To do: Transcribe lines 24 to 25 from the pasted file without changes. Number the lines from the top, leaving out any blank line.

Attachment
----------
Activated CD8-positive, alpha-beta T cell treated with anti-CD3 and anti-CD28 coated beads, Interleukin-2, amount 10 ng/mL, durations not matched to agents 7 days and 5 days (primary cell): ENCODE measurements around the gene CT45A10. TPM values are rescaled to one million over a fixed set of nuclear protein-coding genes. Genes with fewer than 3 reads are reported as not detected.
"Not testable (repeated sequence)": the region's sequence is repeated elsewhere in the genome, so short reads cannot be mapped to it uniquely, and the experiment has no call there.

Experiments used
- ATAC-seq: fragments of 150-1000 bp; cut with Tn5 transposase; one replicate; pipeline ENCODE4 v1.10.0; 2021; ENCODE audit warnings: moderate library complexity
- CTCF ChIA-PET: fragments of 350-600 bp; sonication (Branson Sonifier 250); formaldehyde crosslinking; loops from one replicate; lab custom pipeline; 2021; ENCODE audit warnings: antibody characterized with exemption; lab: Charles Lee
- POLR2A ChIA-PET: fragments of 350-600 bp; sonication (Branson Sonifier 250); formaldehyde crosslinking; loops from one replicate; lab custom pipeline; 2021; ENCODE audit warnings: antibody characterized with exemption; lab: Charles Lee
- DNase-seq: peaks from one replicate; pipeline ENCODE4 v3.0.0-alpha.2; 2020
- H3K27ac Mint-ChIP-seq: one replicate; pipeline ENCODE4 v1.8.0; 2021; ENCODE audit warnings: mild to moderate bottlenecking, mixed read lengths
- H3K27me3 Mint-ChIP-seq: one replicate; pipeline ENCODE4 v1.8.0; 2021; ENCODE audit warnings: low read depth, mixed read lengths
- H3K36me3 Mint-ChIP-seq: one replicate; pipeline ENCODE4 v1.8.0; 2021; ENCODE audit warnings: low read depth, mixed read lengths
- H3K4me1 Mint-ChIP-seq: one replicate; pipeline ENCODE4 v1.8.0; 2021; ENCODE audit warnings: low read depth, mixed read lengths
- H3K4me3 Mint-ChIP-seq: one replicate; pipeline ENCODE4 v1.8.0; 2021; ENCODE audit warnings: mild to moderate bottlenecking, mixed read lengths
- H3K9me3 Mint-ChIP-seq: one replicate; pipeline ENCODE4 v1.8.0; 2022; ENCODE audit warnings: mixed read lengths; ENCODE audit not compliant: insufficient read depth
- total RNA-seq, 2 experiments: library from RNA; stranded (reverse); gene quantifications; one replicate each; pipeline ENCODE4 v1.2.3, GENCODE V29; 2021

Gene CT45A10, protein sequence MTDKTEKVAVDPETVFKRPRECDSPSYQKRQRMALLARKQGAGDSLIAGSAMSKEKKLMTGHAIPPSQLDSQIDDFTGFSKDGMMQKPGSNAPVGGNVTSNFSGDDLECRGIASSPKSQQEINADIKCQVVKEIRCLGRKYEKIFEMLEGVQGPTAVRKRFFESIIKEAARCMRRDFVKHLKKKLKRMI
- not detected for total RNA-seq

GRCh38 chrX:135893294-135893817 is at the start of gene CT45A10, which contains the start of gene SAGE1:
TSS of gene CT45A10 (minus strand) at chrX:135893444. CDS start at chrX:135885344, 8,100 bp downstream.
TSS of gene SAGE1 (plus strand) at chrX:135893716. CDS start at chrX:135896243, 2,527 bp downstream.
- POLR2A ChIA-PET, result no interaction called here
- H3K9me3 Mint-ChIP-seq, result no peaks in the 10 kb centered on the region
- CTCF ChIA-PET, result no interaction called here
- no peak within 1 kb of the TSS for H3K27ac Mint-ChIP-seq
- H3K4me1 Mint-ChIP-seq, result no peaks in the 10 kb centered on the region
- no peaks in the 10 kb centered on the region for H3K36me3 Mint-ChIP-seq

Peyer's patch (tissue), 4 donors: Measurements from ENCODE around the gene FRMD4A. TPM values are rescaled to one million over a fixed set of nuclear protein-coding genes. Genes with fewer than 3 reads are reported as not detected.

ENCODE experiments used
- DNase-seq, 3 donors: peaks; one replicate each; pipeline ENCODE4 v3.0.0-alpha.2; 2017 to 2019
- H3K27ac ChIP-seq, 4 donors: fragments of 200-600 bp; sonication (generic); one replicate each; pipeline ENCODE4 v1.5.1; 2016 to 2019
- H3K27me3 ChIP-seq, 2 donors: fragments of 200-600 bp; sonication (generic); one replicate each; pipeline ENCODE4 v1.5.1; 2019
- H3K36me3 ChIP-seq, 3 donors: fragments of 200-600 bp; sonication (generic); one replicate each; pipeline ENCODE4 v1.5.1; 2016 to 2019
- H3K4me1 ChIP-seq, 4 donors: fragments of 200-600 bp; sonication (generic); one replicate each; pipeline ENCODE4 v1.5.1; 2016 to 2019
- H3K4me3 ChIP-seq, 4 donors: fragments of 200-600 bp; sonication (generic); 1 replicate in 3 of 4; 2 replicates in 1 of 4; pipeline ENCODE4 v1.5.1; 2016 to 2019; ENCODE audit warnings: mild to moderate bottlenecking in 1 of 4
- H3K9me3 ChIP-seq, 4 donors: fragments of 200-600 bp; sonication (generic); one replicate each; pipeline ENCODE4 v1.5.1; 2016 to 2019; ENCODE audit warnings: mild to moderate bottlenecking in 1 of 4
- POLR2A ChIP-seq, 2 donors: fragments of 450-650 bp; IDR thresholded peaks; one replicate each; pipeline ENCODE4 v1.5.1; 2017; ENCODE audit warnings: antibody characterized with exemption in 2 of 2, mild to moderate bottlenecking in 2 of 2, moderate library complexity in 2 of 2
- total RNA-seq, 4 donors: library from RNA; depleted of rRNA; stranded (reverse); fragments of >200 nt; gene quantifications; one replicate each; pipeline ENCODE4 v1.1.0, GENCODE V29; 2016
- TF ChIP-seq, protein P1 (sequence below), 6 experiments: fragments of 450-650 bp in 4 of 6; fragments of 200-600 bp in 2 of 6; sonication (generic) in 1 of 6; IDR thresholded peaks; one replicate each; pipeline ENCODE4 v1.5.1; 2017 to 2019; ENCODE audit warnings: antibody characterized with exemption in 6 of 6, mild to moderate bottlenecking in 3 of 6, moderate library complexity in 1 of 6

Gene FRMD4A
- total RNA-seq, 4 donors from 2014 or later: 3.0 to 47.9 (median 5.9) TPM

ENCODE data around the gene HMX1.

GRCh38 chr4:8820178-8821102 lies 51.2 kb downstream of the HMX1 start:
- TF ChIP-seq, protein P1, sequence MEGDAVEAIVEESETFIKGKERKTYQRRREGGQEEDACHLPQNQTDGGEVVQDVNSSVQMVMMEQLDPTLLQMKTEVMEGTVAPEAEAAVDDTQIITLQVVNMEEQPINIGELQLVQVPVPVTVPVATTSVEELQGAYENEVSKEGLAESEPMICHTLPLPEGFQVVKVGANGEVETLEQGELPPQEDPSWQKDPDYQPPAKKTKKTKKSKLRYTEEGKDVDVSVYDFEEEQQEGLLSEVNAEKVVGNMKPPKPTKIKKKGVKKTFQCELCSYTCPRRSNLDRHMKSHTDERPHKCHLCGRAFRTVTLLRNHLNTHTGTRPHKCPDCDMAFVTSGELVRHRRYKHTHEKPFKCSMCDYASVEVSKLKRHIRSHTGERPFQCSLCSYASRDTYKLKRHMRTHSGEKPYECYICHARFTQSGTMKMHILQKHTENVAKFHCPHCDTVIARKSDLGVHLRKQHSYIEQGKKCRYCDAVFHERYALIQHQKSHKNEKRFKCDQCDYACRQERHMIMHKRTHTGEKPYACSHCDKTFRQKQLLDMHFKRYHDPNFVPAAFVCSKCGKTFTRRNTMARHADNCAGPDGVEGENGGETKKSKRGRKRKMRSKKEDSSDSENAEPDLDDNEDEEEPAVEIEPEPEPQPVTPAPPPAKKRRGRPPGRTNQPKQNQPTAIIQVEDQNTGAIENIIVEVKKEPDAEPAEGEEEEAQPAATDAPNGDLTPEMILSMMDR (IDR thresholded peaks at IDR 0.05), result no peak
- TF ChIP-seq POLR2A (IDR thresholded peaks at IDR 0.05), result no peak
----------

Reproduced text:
- H3K4me1 Mint-ChIP-seq, result no peaks in the 10 kb centered on the region
- no peaks in the 10 kb centered on the region for H3K36me3 Mint-ChIP-seq